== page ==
Browsing: ZESA

A man drives cattle past electricity pylons during frequent power outages from South African utility Eskom, caused by its aging coal-fired plants, in Soweto, South Africa. www.theexchange.africa

Zimbabwe has been experiencing intermittent power generation shortfalls due to an ageing plant at its Kariba hydropower station and the main coal-driven power generators at Hwange.

According to Crisis 24, Zimbabwe will likely remain susceptible to rounds of load shedding through 2022 and possibly beyond if additional power production capacity is not made available. In mid-June, a circular from Meikles Hotel in Zimbabwe said that they have been operating on generator power for about a week and were now offering guests buckets of hot water to bath with. This is also one of the effects of the increased power cuts evident, although it is a few months apart.

Crisis 24 added that temporary commercial and communications disruptions are possible while load shedding and unscheduled disruptions are taking place; cellular and mobile services could be affected. Traffic disruptions and longer driving times are possible during these periods due to malfunctioning traffic signals. Power outages could also result in the temporary unavailability of essential services such as ATMs and filling stations.

Last week, the biggest power generation plant in Zimbabwe, Kariba South, was generating only 758MW against an installed capacity of 1 050MW.

Hwange Power Station was generating 411MW against an installed capacity of 920MW.

Completing Unit 7 in November this year and Unit 8 at Hwange Power Station by March next year will add 600MW to the grid and help ensure reliable and sustainable supplies to meet growing demand.

Meanwhile, ZESA can now legally incorporate drones in its service delivery. This announcement was made at an event the national power company held to mark its acquisition of a Remotely Piloted Aircraft Operator’s Certificate (ROC).

The Zimbabwe Electricity Supply Authority (ZESA) is now legally able to incorporate drones in its infrastructure management. This announcement was made at an event the national power company held to mark its acquisition of a Remotely Piloted Aircraft Operator’s Certificate (ROC).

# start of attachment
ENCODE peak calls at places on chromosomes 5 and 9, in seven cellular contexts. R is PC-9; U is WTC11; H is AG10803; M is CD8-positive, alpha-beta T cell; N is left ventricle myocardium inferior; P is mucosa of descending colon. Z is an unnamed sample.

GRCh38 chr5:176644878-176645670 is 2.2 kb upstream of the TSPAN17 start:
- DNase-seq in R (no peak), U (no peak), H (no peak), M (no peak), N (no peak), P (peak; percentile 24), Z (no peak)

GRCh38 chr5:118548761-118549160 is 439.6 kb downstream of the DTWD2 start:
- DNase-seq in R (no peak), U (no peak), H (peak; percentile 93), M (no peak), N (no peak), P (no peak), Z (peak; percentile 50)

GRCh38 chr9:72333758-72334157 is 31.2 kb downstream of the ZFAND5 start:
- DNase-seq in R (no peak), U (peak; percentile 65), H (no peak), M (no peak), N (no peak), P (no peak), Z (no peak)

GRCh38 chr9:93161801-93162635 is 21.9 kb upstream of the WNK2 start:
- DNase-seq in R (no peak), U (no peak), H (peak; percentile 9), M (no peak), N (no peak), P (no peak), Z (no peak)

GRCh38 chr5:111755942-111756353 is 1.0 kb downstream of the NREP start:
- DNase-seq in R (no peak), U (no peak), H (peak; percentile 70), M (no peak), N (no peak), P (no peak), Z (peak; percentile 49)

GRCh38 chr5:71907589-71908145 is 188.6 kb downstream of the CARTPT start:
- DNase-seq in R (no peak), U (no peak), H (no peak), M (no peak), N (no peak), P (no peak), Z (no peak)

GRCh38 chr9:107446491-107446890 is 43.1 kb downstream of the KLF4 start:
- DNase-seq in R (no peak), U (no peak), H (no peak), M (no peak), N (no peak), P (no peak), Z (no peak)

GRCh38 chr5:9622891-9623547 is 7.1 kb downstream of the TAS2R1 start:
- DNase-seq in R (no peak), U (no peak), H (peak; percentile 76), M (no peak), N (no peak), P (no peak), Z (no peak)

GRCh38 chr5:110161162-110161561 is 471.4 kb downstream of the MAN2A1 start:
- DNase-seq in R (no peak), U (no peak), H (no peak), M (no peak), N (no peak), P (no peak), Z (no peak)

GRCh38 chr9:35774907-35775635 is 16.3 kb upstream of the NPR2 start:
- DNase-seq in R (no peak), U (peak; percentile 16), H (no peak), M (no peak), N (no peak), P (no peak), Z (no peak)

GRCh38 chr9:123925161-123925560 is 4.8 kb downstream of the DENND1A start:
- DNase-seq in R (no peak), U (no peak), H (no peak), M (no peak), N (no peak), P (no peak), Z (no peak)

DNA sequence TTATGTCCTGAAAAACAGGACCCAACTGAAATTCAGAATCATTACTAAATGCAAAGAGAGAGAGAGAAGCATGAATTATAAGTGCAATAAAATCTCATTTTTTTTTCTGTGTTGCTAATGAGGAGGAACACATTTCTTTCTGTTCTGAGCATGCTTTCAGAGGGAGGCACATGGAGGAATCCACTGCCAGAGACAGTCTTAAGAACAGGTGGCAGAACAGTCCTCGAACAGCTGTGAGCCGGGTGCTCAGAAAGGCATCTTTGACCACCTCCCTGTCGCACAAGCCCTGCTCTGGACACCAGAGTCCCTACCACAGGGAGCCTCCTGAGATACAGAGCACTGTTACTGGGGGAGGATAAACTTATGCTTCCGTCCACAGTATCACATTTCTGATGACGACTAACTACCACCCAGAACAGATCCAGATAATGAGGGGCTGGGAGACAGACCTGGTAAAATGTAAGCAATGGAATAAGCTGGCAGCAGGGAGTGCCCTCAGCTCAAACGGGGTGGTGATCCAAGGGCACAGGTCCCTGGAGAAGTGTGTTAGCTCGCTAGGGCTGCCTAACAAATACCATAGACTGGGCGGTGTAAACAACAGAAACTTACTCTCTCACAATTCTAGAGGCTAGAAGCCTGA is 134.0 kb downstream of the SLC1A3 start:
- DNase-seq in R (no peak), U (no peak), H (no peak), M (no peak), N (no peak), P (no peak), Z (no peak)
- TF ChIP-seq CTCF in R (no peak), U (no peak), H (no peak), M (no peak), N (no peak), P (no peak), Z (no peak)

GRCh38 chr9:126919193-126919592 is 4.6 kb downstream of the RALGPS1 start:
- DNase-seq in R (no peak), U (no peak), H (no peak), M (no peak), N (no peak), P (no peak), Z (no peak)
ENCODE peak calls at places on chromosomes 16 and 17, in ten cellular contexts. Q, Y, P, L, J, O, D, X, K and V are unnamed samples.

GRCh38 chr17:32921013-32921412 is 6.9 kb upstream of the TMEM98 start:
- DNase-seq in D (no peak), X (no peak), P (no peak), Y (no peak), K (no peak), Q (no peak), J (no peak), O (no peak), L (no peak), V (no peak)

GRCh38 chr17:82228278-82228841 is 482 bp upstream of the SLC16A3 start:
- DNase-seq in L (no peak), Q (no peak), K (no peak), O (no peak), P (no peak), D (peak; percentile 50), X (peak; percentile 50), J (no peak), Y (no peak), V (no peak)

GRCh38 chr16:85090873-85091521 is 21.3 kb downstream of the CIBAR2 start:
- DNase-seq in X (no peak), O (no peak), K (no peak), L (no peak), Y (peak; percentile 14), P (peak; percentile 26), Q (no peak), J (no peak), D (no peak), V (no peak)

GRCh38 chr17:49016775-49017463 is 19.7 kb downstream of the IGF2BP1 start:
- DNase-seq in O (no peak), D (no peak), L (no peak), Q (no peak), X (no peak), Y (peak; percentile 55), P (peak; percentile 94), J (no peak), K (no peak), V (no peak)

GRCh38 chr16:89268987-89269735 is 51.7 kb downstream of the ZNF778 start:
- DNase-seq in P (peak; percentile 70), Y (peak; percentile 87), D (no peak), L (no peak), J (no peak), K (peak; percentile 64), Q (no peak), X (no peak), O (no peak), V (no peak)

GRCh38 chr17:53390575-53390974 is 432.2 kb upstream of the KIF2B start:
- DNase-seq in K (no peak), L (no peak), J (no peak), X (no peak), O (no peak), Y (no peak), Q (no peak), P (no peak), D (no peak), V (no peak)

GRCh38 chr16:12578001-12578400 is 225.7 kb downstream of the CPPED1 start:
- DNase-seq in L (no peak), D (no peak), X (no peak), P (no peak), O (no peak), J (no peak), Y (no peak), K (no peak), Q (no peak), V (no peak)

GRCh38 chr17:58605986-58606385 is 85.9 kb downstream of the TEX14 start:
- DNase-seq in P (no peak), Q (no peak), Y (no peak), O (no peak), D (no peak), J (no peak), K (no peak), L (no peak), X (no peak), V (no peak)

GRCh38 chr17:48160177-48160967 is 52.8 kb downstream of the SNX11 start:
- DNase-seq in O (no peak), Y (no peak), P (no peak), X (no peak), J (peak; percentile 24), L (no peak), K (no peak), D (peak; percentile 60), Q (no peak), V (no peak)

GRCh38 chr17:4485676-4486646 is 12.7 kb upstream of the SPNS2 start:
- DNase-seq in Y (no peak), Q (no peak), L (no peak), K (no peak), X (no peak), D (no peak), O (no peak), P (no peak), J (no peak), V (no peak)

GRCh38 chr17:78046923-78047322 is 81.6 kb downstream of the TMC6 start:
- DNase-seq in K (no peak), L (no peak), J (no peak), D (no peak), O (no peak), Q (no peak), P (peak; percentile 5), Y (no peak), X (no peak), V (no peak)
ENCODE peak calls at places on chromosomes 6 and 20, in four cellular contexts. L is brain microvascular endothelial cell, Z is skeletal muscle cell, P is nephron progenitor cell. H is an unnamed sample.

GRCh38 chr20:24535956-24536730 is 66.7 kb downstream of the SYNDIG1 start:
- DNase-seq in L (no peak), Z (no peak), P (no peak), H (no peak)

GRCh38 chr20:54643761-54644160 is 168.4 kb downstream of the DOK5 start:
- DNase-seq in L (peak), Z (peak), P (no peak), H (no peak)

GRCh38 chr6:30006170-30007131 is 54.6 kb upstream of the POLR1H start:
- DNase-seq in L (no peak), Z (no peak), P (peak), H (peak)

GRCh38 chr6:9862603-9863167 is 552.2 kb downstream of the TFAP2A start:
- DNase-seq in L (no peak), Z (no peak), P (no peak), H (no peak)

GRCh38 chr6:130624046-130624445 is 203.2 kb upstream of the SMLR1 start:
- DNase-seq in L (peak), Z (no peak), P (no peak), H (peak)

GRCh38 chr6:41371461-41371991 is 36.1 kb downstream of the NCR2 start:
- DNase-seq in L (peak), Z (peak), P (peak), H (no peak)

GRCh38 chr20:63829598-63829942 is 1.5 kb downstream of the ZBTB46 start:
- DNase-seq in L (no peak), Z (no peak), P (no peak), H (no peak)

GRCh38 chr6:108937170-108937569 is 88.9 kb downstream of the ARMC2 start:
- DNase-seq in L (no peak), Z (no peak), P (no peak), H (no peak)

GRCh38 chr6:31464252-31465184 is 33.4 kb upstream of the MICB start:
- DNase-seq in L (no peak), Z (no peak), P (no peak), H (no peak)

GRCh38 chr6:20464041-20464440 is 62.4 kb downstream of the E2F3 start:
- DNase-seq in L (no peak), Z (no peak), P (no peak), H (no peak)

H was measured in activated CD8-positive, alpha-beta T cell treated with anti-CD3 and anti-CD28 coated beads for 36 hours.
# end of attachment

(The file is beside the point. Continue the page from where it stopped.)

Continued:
According to an article by Newsday published on June 15, 2022, speaking at ZESA’s drone technology certification ceremony in Harare Executive Chairman Sydney Gata said certification of the use of drone technology in their day-to-day operations is expected to improve service delivery.

“This will enable a quicker turn-around in fault finding and rectification resulting in the continuous and consistent provision of electricity to our customers. Drone technology will also assist ZETDC in its fight against vandalism and theft of electricity.”

ZESA is battling a myriad of challenges including incessant faults, mainly emanating from aging power distribution infrastructure. This has seen the country grappling with endless power cuts.

Given that South Africa is experiencing similar power generation problems, Robertson believes that if Zimbabwe does not overcome its power difficulties, this will impede economic growth in 2021.

The mining and industrial industries will almost certainly curtail output.

Tax and export income will decline, as will employment growth. This is unfortunate because Zimbabwe wouldn’t be going through all this pain if it had started constructing new power plants earlier.